Cyber Report: Characteristics of the Army Cyber Force


On this week’s Cyber Report, Maj. Gen. Gregg Potter, US Army Ret., Northrop Grumman’s lead corporate executive for Fort Meade and Aberdeen Proving Ground, discusses the unique requirements and operating environment associated with offensive and defense operations in the Army cyber force with Defense & Aerospace Report Editor Vago Muradian.

On the US Army’s cyber challenges:

Potter said the Army — which is more spread out and operates in smaller units than other services — faces two specific challenges:

1. Outfitting the cyber force with the tools they need: “That’s a big focus for the Army right now,” Potter said. “As they stood up the cyber force, it was all about staffing that force. Now it’s about making sure they have the tools and capabilities to do their job.”

2. Big data: “When you’re talking about the volume of information that, certainly the defenders of our networks have to deal with on a daily basis, it’s huge,” Potter said. The Army needs to provide analysts with the AI and data science needed to process big data and connect disparate databases, he said.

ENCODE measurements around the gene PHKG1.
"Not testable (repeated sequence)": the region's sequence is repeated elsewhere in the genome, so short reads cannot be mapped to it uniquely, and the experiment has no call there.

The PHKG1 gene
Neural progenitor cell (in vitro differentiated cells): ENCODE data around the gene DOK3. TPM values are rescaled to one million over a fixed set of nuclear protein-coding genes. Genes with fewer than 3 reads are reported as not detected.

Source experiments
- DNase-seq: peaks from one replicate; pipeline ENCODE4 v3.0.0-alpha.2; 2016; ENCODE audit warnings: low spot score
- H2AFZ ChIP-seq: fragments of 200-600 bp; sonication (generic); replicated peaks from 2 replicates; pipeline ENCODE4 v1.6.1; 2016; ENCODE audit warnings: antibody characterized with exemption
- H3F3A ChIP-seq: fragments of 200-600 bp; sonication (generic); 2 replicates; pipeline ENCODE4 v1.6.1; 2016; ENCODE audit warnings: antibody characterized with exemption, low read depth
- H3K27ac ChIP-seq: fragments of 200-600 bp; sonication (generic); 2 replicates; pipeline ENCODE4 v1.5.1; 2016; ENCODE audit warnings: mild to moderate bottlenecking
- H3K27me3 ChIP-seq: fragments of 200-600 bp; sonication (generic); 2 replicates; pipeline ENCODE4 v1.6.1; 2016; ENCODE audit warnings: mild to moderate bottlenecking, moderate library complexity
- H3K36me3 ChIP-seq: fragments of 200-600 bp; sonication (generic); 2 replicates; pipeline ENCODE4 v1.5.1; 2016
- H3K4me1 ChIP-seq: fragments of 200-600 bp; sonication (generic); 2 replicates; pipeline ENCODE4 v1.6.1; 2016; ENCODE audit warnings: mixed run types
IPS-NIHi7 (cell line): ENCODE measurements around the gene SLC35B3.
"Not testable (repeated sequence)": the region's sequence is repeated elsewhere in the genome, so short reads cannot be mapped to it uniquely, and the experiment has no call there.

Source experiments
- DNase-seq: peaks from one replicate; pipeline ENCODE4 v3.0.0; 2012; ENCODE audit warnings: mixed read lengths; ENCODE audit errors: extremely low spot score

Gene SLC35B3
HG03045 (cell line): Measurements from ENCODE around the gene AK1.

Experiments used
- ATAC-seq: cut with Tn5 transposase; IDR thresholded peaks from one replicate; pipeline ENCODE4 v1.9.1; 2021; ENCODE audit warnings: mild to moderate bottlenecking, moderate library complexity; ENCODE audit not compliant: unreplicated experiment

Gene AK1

On Army cyber training:

All Army soldiers, not just incoming cadets, are trained in the cyber field at the US Army Cyber Center of Excellence in Georgia, Potter explained. “It’s a continuing education of the force to make sure leaders at all levels understand the cyber domain and how to leverage it, certainly commanders. Cyber is a tool in their kit bag to be able to respond to threats.”

On digital natives:

Potter said he thinks younger soldiers have an advantage over older soldiers in cyber training, because they understand the digital space. “A lot of them are coders at night, so they can do that, too,” Potter said.

The Cyber Report and our cyber coverage are sponsored by Northrop Grumman.

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